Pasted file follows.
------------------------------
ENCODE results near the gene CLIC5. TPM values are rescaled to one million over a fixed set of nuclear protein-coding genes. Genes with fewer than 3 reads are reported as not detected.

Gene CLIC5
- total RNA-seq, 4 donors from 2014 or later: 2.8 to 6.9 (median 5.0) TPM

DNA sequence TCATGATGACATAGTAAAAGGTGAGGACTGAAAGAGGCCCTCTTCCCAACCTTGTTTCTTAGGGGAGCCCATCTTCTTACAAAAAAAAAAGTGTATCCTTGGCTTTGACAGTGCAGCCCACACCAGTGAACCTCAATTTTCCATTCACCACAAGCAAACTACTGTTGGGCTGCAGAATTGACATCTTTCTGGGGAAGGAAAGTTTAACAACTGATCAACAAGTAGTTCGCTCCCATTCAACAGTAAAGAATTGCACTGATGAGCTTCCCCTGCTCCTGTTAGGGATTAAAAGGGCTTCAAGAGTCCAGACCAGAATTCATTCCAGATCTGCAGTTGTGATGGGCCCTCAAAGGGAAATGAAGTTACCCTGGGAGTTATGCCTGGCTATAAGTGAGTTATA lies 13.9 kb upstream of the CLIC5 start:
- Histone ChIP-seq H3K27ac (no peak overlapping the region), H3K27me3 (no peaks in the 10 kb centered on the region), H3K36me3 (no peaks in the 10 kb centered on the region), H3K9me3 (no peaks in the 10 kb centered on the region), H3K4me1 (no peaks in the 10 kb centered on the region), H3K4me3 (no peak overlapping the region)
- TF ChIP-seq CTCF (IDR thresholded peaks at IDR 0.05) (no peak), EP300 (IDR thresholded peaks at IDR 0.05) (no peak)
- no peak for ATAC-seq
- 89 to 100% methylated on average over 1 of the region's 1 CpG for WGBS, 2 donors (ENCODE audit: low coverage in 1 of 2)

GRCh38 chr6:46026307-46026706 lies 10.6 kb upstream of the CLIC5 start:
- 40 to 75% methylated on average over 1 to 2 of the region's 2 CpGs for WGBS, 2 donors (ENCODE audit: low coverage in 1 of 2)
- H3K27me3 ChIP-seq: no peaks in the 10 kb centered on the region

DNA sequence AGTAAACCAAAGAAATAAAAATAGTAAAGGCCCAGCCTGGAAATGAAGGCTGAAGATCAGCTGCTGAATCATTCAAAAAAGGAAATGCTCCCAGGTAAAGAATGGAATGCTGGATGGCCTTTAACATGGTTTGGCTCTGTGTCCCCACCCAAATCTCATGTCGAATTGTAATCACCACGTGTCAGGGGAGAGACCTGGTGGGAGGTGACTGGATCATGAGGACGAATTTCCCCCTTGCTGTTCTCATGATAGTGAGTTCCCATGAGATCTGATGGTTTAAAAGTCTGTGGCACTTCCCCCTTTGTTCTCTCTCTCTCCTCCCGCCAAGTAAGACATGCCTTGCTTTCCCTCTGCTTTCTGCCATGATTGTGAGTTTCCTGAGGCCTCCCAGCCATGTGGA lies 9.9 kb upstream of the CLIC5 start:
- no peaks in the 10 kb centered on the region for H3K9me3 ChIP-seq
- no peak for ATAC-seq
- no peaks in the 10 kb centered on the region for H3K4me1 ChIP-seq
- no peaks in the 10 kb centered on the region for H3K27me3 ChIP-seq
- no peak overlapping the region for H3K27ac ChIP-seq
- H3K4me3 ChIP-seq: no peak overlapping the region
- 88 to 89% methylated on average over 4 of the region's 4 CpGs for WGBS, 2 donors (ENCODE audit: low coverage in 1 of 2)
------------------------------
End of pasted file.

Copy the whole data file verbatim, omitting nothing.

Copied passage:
ENCODE results near the gene CLIC5. TPM values are rescaled to one million over a fixed set of nuclear protein-coding genes. Genes with fewer than 3 reads are reported as not detected.

Gene CLIC5
- total RNA-seq, 4 donors from 2014 or later: 2.8 to 6.9 (median 5.0) TPM

DNA sequence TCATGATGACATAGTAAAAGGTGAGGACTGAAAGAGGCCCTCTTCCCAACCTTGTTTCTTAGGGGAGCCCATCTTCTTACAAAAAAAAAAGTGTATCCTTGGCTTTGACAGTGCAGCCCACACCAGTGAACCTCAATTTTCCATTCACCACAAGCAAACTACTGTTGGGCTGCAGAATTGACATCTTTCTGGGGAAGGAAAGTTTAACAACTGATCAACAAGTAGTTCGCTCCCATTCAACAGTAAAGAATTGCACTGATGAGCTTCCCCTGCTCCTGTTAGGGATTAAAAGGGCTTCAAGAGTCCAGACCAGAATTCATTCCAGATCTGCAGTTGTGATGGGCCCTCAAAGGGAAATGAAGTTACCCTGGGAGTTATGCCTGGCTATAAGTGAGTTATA lies 13.9 kb upstream of the CLIC5 start:
- Histone ChIP-seq H3K27ac (no peak overlapping the region), H3K27me3 (no peaks in the 10 kb centered on the region), H3K36me3 (no peaks in the 10 kb centered on the region), H3K9me3 (no peaks in the 10 kb centered on the region), H3K4me1 (no peaks in the 10 kb centered on the region), H3K4me3 (no peak overlapping the region)
- TF ChIP-seq CTCF (IDR thresholded peaks at IDR 0.05) (no peak), EP300 (IDR thresholded peaks at IDR 0.05) (no peak)
- no peak for ATAC-seq
- 89 to 100% methylated on average over 1 of the region's 1 CpG for WGBS, 2 donors (ENCODE audit: low coverage in 1 of 2)

GRCh38 chr6:46026307-46026706 lies 10.6 kb upstream of the CLIC5 start:
- 40 to 75% methylated on average over 1 to 2 of the region's 2 CpGs for WGBS, 2 donors (ENCODE audit: low coverage in 1 of 2)
- H3K27me3 ChIP-seq: no peaks in the 10 kb centered on the region

DNA sequence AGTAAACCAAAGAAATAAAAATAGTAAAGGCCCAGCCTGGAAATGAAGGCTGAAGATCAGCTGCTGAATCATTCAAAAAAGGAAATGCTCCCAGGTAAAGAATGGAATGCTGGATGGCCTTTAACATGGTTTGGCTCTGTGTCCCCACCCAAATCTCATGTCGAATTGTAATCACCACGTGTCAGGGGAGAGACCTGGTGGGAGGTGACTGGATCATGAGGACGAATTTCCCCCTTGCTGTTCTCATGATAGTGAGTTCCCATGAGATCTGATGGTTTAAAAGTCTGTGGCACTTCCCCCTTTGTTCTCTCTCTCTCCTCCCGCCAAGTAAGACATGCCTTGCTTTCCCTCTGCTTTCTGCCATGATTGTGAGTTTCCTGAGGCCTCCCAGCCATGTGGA lies 9.9 kb upstream of the CLIC5 start:
- no peaks in the 10 kb centered on the region for H3K9me3 ChIP-seq
- no peak for ATAC-seq
- no peaks in the 10 kb centered on the region for H3K4me1 ChIP-seq
- no peaks in the 10 kb centered on the region for H3K27me3 ChIP-seq
- no peak overlapping the region for H3K27ac ChIP-seq
- H3K4me3 ChIP-seq: no peak overlapping the region
- 88 to 89% methylated on average over 4 of the region's 4 CpGs for WGBS, 2 donors (ENCODE audit: low coverage in 1 of 2)